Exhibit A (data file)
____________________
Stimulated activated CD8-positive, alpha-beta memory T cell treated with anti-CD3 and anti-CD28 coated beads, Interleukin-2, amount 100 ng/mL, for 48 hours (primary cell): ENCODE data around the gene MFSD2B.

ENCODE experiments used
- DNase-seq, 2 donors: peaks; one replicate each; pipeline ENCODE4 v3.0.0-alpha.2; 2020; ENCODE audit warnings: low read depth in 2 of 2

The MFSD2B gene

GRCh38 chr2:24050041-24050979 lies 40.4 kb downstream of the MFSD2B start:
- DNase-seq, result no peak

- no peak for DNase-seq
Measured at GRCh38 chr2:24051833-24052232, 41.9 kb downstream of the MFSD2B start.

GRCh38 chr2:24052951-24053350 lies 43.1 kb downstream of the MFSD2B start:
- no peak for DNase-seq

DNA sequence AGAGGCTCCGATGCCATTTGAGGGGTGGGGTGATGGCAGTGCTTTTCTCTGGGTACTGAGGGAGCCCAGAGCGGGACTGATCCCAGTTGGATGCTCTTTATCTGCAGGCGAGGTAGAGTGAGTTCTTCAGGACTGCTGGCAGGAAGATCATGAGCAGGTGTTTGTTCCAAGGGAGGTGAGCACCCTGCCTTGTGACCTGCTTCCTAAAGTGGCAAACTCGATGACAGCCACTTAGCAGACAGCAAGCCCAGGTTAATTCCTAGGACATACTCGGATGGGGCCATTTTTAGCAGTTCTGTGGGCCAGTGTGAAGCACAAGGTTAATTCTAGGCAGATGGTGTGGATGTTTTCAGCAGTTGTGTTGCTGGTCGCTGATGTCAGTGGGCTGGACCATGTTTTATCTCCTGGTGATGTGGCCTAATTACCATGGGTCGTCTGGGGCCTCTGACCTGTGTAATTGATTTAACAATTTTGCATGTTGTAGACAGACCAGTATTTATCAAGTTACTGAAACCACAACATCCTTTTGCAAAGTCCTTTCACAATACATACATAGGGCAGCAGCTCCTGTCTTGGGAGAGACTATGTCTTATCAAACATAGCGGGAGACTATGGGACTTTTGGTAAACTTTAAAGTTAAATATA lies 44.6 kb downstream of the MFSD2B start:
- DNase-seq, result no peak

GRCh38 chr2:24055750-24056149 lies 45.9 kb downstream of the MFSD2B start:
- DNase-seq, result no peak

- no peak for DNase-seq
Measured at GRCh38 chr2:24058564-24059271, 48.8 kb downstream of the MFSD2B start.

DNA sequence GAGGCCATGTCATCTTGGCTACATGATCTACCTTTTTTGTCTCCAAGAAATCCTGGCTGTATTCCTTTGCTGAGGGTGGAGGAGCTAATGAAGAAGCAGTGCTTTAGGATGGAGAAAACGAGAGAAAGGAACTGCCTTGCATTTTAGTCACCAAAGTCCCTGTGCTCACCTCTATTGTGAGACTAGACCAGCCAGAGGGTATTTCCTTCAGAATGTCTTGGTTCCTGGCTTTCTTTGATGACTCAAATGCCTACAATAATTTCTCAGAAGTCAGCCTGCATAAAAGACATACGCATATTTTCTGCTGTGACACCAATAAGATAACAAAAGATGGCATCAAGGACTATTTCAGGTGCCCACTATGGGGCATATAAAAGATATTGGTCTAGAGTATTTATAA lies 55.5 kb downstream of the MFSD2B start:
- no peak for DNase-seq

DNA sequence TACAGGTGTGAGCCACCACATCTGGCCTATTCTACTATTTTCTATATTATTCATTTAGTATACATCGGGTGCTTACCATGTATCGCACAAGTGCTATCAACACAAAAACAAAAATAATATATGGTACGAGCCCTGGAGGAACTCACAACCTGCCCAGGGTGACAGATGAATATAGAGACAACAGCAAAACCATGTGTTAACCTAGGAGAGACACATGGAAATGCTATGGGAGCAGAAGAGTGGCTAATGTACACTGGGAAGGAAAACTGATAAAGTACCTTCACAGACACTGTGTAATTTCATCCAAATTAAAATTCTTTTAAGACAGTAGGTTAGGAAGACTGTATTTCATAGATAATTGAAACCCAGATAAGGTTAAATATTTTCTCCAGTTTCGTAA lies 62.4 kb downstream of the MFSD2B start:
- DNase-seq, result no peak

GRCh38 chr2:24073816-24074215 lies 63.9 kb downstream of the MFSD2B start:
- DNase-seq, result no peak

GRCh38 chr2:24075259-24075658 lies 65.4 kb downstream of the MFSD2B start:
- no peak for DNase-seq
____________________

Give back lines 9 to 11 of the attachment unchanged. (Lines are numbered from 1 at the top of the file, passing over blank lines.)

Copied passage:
GRCh38 chr2:24052951-24053350 lies 43.1 kb downstream of the MFSD2B start:
- no peak for DNase-seq

DNA sequence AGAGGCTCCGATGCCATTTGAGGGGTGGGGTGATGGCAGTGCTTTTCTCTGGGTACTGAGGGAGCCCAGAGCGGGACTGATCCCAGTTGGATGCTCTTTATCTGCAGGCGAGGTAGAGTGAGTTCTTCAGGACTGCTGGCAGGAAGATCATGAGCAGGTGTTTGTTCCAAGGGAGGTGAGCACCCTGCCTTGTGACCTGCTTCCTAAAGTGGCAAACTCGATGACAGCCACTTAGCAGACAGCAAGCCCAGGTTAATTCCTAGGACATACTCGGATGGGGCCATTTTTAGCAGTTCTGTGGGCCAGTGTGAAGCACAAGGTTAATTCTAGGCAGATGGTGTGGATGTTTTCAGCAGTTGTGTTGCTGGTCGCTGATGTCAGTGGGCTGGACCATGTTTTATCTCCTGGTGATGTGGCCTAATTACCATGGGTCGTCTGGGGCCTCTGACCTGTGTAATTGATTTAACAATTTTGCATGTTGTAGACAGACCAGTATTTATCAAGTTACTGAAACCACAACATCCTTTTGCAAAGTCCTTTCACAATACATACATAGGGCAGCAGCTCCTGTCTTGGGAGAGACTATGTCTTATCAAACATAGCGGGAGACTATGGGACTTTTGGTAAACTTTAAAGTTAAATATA lies 44.6 kb downstream of the MFSD2B start: